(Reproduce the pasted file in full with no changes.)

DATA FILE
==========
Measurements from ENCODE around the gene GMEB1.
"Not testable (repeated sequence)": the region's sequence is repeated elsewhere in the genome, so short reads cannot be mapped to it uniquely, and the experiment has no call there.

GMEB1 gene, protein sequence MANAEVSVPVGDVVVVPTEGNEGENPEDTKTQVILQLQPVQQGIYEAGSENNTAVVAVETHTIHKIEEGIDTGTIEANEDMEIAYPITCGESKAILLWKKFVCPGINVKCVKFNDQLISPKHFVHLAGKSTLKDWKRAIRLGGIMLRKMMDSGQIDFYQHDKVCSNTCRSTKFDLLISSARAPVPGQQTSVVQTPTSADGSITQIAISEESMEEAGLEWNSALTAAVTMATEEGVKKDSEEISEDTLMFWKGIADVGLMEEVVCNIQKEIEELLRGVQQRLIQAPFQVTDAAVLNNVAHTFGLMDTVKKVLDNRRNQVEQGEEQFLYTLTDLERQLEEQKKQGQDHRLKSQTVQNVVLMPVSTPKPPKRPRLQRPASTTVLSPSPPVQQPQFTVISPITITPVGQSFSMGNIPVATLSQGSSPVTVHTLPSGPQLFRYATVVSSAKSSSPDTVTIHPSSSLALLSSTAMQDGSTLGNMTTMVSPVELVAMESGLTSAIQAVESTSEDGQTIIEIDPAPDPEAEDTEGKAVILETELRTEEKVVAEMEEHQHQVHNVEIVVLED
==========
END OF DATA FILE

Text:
Measurements from ENCODE around the gene GMEB1.
"Not testable (repeated sequence)": the region's sequence is repeated elsewhere in the genome, so short reads cannot be mapped to it uniquely, and the experiment has no call there.

GMEB1 gene, protein sequence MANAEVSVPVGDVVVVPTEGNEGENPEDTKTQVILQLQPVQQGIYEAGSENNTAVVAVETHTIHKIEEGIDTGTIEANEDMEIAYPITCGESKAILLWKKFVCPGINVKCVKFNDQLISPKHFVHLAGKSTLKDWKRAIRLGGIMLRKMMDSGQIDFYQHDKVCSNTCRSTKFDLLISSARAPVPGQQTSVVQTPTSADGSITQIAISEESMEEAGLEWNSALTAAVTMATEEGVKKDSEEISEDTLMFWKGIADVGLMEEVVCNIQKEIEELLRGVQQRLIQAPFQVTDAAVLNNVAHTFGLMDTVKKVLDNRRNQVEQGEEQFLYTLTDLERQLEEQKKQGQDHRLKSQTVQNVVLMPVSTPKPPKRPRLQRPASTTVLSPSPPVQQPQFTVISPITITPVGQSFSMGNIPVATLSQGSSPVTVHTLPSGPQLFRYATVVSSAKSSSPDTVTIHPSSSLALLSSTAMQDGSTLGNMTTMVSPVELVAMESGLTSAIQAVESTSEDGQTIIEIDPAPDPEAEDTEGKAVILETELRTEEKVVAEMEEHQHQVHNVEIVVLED